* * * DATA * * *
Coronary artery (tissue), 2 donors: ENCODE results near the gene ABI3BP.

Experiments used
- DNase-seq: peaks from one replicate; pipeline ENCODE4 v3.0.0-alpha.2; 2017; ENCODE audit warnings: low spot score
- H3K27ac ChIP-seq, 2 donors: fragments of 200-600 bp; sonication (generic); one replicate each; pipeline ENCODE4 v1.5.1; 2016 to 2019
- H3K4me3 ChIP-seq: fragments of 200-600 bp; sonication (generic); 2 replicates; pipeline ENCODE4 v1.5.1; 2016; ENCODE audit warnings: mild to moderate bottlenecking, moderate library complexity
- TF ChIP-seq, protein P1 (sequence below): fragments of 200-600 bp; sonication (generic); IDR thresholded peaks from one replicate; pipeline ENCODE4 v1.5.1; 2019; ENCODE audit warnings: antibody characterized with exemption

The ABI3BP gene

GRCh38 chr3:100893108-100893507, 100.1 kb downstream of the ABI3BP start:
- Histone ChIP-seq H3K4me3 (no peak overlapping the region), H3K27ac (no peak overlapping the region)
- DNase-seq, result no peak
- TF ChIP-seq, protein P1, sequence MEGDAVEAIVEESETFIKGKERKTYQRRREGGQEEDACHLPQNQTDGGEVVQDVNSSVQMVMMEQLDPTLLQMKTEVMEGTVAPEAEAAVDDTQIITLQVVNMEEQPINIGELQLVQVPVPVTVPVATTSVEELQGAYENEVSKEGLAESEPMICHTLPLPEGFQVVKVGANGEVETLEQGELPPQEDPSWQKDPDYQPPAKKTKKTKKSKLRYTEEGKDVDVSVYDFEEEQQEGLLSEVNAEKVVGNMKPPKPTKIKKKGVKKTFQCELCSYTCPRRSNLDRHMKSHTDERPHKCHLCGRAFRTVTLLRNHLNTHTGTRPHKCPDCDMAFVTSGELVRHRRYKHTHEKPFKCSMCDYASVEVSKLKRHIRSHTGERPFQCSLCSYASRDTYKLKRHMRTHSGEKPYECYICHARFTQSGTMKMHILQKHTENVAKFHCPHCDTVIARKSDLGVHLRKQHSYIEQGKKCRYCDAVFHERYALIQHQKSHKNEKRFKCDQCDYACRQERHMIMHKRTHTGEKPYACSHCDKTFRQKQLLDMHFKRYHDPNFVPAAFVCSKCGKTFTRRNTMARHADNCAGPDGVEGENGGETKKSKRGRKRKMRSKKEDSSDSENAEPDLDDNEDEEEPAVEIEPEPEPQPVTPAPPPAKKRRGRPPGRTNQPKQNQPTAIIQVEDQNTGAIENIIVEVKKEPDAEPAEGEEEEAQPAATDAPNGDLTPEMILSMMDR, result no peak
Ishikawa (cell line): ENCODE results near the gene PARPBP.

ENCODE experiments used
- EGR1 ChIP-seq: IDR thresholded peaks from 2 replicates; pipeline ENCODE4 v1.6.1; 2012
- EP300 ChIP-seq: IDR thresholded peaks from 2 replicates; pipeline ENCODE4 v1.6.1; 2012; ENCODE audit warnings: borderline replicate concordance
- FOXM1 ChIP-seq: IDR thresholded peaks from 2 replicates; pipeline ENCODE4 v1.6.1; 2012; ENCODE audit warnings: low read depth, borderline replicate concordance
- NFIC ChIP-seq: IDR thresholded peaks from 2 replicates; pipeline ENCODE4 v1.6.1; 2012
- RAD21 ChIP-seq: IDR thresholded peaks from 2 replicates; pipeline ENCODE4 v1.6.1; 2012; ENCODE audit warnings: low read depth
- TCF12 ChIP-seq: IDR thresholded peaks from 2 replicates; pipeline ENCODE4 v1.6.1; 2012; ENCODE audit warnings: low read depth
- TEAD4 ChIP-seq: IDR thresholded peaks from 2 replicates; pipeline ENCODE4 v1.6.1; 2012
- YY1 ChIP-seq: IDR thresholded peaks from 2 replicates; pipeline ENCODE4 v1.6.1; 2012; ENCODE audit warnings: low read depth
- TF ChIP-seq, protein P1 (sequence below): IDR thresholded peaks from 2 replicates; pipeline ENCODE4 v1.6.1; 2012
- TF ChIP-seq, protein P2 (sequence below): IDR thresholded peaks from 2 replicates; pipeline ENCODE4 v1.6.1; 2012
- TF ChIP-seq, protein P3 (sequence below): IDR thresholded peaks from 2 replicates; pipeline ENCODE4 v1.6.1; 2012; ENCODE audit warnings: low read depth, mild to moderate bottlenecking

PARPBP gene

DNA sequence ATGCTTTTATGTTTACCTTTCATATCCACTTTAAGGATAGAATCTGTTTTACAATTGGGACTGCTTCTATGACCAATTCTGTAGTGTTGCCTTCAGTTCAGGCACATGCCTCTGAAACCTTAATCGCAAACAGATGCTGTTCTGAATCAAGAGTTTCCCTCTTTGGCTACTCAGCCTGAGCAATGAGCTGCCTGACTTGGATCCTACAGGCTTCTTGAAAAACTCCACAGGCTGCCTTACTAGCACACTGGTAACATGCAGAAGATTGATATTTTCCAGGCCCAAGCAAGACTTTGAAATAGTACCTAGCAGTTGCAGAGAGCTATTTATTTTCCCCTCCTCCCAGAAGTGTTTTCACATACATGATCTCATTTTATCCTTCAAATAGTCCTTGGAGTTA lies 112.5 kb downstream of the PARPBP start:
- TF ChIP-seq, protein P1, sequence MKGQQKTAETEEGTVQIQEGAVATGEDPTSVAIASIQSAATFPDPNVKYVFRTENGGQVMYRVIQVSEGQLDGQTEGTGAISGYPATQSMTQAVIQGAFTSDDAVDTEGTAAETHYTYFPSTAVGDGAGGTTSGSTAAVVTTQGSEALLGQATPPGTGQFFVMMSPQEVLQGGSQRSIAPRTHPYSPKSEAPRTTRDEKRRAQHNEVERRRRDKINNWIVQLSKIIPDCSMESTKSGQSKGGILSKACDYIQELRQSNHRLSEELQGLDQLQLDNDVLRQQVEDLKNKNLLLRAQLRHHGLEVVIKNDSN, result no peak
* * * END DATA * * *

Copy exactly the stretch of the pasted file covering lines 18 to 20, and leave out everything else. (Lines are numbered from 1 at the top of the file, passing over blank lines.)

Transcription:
- RAD21 ChIP-seq: IDR thresholded peaks from 2 replicates; pipeline ENCODE4 v1.6.1; 2012; ENCODE audit warnings: low read depth
- TCF12 ChIP-seq: IDR thresholded peaks from 2 replicates; pipeline ENCODE4 v1.6.1; 2012; ENCODE audit warnings: low read depth
- TEAD4 ChIP-seq: IDR thresholded peaks from 2 replicates; pipeline ENCODE4 v1.6.1; 2012